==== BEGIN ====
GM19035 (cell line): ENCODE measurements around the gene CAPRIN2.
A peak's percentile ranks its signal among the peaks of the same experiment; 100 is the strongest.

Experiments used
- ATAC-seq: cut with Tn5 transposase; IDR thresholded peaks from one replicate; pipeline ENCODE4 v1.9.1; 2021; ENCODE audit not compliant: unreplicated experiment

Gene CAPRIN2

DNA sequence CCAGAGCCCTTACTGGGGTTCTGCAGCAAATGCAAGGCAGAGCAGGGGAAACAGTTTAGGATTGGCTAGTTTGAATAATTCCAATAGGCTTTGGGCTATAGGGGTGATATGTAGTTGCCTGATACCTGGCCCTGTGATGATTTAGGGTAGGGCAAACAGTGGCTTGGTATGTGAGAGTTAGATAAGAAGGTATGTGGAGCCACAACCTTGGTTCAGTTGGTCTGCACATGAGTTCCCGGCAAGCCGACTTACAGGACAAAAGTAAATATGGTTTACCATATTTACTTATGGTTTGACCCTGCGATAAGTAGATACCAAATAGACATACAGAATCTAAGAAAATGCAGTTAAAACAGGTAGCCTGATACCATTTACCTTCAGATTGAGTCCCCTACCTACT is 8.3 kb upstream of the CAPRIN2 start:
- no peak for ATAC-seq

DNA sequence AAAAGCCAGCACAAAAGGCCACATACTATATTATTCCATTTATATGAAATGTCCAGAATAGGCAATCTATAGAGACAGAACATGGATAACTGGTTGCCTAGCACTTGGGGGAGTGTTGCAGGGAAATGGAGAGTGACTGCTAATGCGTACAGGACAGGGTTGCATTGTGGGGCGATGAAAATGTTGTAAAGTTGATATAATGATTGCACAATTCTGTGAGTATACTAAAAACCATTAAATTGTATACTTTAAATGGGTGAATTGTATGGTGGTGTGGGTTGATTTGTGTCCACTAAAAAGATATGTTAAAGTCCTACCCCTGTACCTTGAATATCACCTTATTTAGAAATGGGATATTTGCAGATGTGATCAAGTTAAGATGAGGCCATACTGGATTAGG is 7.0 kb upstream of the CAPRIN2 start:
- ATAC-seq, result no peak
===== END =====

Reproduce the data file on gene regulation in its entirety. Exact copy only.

GM19035 (cell line): ENCODE measurements around the gene CAPRIN2.
A peak's percentile ranks its signal among the peaks of the same experiment; 100 is the strongest.

Experiments used
- ATAC-seq: cut with Tn5 transposase; IDR thresholded peaks from one replicate; pipeline ENCODE4 v1.9.1; 2021; ENCODE audit not compliant: unreplicated experiment

Gene CAPRIN2

DNA sequence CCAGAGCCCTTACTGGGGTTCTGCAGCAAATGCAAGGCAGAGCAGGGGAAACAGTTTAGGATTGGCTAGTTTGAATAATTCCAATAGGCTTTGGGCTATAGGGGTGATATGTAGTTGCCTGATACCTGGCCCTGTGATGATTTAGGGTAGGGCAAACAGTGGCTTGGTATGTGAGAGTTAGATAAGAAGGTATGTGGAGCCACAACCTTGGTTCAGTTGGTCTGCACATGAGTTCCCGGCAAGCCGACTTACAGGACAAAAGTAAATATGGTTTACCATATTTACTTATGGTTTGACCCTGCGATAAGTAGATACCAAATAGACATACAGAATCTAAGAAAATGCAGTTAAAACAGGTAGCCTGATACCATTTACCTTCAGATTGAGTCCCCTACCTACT is 8.3 kb upstream of the CAPRIN2 start:
- no peak for ATAC-seq

DNA sequence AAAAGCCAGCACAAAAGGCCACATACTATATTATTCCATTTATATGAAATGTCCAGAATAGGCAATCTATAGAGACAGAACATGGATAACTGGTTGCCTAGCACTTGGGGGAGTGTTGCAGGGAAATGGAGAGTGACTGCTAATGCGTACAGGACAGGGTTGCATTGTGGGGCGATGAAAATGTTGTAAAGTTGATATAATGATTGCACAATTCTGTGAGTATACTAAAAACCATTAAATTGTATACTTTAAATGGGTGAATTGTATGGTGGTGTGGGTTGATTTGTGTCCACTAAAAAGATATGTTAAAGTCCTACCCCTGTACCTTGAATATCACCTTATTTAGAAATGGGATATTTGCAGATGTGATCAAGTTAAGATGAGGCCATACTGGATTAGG is 7.0 kb upstream of the CAPRIN2 start:
- ATAC-seq, result no peak